*Routine 2 (30 min.) focuses on the lower body and abs. It begins seated with a half rollback, which moves into a sit up with arms variation, then a twist in the half-rollback / boat position, and then a hold. You then roll down to your back, with knees hugged in and then circling, which leads into the “dead bug” (opposite arm and leg moving towards ground), the hundred, alternating hundred, roll-up (first slower and then quick), lying side torso stretch, single leg stretch, double leg stretch, single straight leg stretch (aka scissors), double straight leg stretch, criss cross (aka bicycle; first slower and then quick), reclined butterfly / bound angle stretch into twist, single leg circle (advanced variation: do this while in bridge) into bridge with leg kick into single-leg teaser into single-leg teaser w/ twist into reverse curl w/ one leg crossed over opposite knee into oblique twist with legs in same or similar position, rolling like a ball, lowering to floor from boat & back up w/ bicycle legs, jackknife into jackknife w/ a twist into corkscrew w/ jackknife, supine twist w/ legs side to side - then walking legs, shoulderstand w/ leg scissors - then bicycle, and teasers (w/ a couple of variations). The practice ends with rocking and rolling as a prep to rocking up to standing forward bend, then rolling up to do some demi plies and releves, first w/ heels together and then w/ legs apart; finally some “sumo wrestlers,” diagonal lunges w/ toe taps, and a final releve w/ head looking in various directions close the practice.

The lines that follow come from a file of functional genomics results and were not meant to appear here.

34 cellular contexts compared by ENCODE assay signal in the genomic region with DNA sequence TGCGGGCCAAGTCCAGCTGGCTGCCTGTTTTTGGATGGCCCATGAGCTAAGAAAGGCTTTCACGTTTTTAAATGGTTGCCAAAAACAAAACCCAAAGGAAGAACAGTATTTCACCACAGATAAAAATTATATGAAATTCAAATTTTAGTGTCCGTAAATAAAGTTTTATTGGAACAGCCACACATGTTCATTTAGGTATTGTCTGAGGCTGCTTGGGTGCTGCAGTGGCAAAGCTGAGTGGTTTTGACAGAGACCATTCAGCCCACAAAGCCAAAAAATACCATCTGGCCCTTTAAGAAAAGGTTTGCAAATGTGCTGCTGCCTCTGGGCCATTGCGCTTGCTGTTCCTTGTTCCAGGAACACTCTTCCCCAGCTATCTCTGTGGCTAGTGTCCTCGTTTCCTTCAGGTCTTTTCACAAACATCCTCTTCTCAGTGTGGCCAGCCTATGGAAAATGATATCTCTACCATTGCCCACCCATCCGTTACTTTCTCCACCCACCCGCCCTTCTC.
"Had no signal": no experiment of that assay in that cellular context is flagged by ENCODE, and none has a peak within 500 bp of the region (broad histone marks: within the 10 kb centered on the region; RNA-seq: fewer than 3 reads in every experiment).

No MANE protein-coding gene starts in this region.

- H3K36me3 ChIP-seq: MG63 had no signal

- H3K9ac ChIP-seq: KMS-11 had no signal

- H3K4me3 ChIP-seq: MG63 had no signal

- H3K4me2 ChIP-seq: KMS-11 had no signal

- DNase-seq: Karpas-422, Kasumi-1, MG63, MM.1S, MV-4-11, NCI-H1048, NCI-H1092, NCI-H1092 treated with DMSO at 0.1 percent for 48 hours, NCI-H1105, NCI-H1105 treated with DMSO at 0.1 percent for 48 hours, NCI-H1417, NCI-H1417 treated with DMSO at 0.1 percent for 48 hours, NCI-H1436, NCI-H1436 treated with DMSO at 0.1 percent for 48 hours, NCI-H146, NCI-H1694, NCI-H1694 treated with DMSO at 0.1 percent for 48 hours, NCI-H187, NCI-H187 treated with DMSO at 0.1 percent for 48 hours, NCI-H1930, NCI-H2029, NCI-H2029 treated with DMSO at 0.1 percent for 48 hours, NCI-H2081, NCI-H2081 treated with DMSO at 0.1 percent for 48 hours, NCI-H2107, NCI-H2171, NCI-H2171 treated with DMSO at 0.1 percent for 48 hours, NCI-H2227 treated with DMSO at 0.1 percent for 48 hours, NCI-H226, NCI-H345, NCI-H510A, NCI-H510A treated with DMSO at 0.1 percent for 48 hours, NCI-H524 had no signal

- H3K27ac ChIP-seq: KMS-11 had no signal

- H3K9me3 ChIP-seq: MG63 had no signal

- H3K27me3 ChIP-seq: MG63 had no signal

*Bonus (11.5 min.) is supposed to be a total body workout but actually is primarily for the lower body. It begins with side elbow planks into under the bridge, side leg series (up & down, front & back, small circles, passe, inner thigh pulse, open & close w/ bent knee, knee to knee - then kick back, and two clam variations), side-lying oblique crunch with knees bent, mermaid, and kneeling side kick (bend & kick forward & back, pulse). The sequence is done all on one side, then the other.